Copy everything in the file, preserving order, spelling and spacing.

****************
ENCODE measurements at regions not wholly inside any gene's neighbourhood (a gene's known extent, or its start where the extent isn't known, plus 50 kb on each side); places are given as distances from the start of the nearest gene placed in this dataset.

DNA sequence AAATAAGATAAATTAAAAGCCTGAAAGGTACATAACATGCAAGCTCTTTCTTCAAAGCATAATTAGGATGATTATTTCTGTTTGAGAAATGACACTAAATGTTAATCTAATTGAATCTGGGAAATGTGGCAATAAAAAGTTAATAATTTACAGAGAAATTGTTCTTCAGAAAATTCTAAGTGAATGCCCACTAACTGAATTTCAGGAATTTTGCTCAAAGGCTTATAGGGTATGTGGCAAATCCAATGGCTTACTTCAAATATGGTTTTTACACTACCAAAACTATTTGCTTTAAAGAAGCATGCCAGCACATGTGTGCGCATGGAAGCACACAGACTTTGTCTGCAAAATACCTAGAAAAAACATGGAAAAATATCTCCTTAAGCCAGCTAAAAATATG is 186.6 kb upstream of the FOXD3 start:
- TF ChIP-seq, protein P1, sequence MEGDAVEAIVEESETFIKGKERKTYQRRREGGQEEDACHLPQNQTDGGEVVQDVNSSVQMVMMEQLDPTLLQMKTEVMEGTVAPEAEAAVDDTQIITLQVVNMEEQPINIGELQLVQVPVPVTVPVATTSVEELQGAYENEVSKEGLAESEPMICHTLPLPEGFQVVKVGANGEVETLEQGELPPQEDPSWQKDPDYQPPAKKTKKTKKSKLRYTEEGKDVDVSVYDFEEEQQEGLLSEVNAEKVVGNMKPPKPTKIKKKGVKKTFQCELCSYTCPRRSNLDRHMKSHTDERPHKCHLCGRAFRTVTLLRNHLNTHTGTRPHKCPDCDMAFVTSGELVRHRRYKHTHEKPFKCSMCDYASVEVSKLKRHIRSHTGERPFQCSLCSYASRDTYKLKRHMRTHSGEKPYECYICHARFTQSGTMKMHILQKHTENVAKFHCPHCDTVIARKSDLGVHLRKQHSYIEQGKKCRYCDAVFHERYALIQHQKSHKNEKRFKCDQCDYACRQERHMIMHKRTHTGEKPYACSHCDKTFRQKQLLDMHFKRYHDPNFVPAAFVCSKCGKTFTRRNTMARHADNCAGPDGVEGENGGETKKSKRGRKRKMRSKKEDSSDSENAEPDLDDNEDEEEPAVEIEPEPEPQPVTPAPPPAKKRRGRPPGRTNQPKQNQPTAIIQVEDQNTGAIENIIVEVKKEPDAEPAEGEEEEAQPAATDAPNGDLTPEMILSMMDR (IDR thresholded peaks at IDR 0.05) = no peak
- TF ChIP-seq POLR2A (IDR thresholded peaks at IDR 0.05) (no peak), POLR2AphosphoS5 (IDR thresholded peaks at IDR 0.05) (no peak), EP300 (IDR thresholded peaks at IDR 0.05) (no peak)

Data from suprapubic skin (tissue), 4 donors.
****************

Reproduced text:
ENCODE measurements at regions not wholly inside any gene's neighbourhood (a gene's known extent, or its start where the extent isn't known, plus 50 kb on each side); places are given as distances from the start of the nearest gene placed in this dataset.

DNA sequence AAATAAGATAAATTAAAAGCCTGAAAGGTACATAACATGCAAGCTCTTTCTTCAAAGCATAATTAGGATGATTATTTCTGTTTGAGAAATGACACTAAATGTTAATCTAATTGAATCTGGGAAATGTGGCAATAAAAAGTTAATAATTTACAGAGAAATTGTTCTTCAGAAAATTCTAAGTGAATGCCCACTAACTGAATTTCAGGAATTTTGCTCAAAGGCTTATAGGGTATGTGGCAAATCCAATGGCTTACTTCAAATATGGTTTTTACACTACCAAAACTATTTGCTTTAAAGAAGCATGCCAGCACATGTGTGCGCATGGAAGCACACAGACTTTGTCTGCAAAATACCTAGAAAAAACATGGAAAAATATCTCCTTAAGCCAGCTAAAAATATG is 186.6 kb upstream of the FOXD3 start:
- TF ChIP-seq, protein P1, sequence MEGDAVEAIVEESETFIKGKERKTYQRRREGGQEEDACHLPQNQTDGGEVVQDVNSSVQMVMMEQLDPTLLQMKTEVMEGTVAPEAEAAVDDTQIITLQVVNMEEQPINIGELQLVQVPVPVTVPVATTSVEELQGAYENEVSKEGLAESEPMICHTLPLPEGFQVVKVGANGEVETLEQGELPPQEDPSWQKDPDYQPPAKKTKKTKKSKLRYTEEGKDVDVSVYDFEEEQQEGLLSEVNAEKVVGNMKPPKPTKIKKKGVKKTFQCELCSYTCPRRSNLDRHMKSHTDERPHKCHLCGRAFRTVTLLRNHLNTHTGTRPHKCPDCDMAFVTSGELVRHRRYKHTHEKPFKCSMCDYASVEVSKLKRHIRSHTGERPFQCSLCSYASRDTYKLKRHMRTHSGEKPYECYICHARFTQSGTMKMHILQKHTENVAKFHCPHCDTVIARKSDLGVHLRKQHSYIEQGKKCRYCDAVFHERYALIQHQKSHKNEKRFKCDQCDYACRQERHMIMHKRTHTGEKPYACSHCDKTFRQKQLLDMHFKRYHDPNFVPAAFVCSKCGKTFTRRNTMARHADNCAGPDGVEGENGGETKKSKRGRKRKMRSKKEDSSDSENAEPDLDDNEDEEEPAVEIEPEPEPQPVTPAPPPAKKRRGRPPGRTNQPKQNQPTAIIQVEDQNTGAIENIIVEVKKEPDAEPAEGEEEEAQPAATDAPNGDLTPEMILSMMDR (IDR thresholded peaks at IDR 0.05) = no peak
- TF ChIP-seq POLR2A (IDR thresholded peaks at IDR 0.05) (no peak), POLR2AphosphoS5 (IDR thresholded peaks at IDR 0.05) (no peak), EP300 (IDR thresholded peaks at IDR 0.05) (no peak)

Data from suprapubic skin (tissue), 4 donors.